What does Doctor Doom do once he has taken the Silver Surfer’s power for himself? He pays a visit to his old roommate Reed Richards, of course. However, finding Reed out, he has to contend with Ben Grimm who he still bears a grudge against. The incident of their last meeting in issue 40 where The Thing nearly crushed his hands has not been forgotten, and it’s a really nice dimension that has been lost over the years, eclipsed by Doom’s tendency to slip into a more motivationally ambiguous character. Not that he is particularly nuanced in this issue, except for the thought that Doom might be cautious, or even a little afraid of Ben since that incident when he almost lost the use of his hands (the darkest fate an artist or a writer can imagine) and this actually gives him the smallest degree of sympathy to us since we nearly always feel sympathy for those who are afraid. This character trait, when rolled together with combined neuroses from a hundred different defeats by the FF could have, if considered as such, made Doom a very interesting character today, if generations of editors hadn’t found it necessary to keep hitting the character’s ‘reset’ button every five or ten years. The idea that Doom might be changed by his interactions with the FF is a rather alien one today.
But back to this issue. The battle of Doom runs along fairly familiar rails, not really offering surprises so much as oddities. Some of the plot decisions are rather strange. First, Johnny and Wyatt Wingfoot are transported by Lockjaw to New York City. A rather inauspicious return for a journey that began in Wakanda and passed through at least two or three previously unknown dimensions. Johnny’s only aim in going with the dog was to get behind the Inhuman’s dome, and yet he seems fairly complacent at returning to the very spot on earth the furthest from it.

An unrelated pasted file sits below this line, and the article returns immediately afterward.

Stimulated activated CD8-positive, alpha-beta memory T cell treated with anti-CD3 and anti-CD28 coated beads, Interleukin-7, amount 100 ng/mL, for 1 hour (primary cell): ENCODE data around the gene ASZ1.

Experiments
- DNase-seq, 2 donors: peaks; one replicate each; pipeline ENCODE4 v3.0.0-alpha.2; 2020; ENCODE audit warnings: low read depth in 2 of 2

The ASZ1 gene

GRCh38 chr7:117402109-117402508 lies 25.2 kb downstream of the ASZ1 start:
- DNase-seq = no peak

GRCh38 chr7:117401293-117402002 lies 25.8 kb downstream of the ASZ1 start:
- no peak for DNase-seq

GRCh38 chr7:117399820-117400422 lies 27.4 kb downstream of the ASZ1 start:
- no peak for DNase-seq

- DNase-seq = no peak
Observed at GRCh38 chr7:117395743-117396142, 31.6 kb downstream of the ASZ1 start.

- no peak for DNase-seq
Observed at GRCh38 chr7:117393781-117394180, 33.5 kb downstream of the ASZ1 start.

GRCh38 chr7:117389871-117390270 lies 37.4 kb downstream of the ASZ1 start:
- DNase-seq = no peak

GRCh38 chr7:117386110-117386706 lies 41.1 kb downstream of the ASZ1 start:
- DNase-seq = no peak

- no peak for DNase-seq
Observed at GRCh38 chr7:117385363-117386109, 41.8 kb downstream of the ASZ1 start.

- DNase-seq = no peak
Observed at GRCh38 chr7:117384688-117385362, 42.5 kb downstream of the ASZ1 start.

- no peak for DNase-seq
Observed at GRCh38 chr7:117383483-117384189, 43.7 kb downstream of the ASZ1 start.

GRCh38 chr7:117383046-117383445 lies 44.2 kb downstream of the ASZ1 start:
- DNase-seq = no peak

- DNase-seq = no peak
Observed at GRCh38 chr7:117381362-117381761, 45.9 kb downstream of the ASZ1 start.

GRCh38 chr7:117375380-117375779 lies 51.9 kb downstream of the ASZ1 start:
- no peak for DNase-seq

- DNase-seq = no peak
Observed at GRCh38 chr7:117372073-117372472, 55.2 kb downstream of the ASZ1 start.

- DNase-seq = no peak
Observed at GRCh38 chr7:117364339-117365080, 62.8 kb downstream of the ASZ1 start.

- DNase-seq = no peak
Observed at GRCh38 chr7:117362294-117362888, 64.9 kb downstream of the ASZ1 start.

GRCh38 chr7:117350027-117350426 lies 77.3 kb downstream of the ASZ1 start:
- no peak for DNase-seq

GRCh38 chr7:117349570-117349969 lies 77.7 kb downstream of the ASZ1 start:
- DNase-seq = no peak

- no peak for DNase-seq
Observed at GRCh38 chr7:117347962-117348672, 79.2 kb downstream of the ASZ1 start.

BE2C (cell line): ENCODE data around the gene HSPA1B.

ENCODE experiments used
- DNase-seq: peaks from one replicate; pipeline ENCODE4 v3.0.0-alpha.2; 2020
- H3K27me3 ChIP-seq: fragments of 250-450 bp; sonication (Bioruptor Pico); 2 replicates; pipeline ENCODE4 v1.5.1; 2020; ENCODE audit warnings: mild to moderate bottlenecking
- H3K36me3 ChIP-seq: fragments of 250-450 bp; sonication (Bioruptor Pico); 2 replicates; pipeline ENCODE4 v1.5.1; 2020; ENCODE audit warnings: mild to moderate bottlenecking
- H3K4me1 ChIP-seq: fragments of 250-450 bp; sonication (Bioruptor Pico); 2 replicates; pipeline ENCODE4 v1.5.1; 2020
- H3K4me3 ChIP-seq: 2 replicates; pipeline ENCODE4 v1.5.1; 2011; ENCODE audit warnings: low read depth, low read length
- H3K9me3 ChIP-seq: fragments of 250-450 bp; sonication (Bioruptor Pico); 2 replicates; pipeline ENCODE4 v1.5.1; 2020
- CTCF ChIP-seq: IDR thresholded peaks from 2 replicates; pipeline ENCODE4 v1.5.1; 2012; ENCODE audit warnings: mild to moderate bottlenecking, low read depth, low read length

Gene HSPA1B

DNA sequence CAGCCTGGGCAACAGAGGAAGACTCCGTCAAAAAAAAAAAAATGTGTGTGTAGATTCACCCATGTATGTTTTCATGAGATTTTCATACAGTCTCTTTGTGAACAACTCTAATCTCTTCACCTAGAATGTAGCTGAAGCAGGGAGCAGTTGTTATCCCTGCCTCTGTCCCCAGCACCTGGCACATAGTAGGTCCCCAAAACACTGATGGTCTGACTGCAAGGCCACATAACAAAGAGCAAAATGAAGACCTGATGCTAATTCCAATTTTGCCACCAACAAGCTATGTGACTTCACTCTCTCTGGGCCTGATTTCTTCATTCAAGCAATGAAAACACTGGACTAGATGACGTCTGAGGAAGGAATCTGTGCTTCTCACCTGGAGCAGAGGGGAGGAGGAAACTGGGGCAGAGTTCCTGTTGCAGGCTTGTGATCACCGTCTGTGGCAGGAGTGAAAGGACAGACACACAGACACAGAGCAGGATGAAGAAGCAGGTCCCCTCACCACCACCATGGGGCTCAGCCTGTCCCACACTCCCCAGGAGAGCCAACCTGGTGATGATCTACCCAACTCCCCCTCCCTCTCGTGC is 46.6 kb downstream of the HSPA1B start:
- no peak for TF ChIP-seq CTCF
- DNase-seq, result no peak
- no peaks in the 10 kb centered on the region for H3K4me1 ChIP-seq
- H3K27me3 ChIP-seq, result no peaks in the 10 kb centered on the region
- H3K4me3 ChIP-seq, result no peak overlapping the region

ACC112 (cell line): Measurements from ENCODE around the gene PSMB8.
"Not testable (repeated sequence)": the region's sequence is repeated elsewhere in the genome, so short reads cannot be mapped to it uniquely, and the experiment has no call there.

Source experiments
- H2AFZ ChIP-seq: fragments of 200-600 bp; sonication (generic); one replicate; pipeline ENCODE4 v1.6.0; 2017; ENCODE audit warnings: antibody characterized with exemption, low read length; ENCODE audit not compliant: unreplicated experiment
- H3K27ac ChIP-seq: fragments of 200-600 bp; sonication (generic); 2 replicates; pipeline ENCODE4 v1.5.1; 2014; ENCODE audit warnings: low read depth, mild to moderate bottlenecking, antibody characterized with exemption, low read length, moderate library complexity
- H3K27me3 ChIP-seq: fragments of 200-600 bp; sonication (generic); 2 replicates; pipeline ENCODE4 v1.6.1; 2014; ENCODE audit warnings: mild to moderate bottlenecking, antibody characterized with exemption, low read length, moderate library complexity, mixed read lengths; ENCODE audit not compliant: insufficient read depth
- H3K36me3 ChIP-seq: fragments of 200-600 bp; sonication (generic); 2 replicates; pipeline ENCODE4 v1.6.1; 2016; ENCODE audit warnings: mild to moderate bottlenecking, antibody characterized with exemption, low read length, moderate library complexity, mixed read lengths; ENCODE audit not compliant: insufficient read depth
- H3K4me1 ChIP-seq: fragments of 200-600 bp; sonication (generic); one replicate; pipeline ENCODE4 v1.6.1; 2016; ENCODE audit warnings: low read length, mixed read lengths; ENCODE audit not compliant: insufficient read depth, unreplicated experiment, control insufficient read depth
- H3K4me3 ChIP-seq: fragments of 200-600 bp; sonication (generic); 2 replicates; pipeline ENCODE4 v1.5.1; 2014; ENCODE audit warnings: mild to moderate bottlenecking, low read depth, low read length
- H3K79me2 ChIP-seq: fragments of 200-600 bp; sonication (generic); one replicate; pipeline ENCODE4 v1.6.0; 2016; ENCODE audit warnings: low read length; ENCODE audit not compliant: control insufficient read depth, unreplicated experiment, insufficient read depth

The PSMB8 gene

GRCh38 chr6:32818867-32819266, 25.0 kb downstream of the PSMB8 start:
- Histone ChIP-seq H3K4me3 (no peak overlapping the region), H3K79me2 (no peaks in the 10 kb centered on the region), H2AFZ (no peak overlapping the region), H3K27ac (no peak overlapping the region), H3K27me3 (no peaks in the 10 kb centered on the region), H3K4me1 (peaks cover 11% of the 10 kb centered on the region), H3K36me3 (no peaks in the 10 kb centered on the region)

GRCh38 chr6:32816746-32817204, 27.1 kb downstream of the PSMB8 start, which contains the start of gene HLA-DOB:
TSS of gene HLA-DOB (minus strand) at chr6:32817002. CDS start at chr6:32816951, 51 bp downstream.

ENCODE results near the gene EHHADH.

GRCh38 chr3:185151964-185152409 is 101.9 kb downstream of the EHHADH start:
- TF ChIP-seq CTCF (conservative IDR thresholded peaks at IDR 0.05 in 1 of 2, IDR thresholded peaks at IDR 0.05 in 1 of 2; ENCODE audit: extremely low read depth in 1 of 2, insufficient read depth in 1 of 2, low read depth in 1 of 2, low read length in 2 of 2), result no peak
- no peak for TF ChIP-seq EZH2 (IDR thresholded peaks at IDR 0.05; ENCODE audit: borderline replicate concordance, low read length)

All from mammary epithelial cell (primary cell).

The there’s Wyatt Wingfoot and his gizmos, or rather Reed’s gizmos. First he pops up to free Ben from the state Doom had left him in, and then he trots in with an anti-grav gun to shoot Doom with which only serves to throw some rocks weightlessly, and therefore utterly harmlessly, into the air. (NB: the gun actually LOOKS to be something of different intent, but Lee’s words over Kirby’s pictures are starting to become more at odds.) Then Reed surrenders, saying it was ‘our last hope’. Really? Was it really the last hope? The excuse Reed gives is that he bought them all some time as a gloating Doctor Doom surfs off into the horizon.
The issue is not completely without merit. There is a literally chilling moment in the story, and that is Doom’s near-defeat of The Human Torch, when he removes the fire from his body and hurls him, coated entirely in frost, on the floor. The Torch rallies, but it’s a near thing for what we are assured is the Fantastic Four’s most powerful member. Kirby is also ratcheting up the number of large panels in this issue — 4 and 3 panel pages are more frequent now.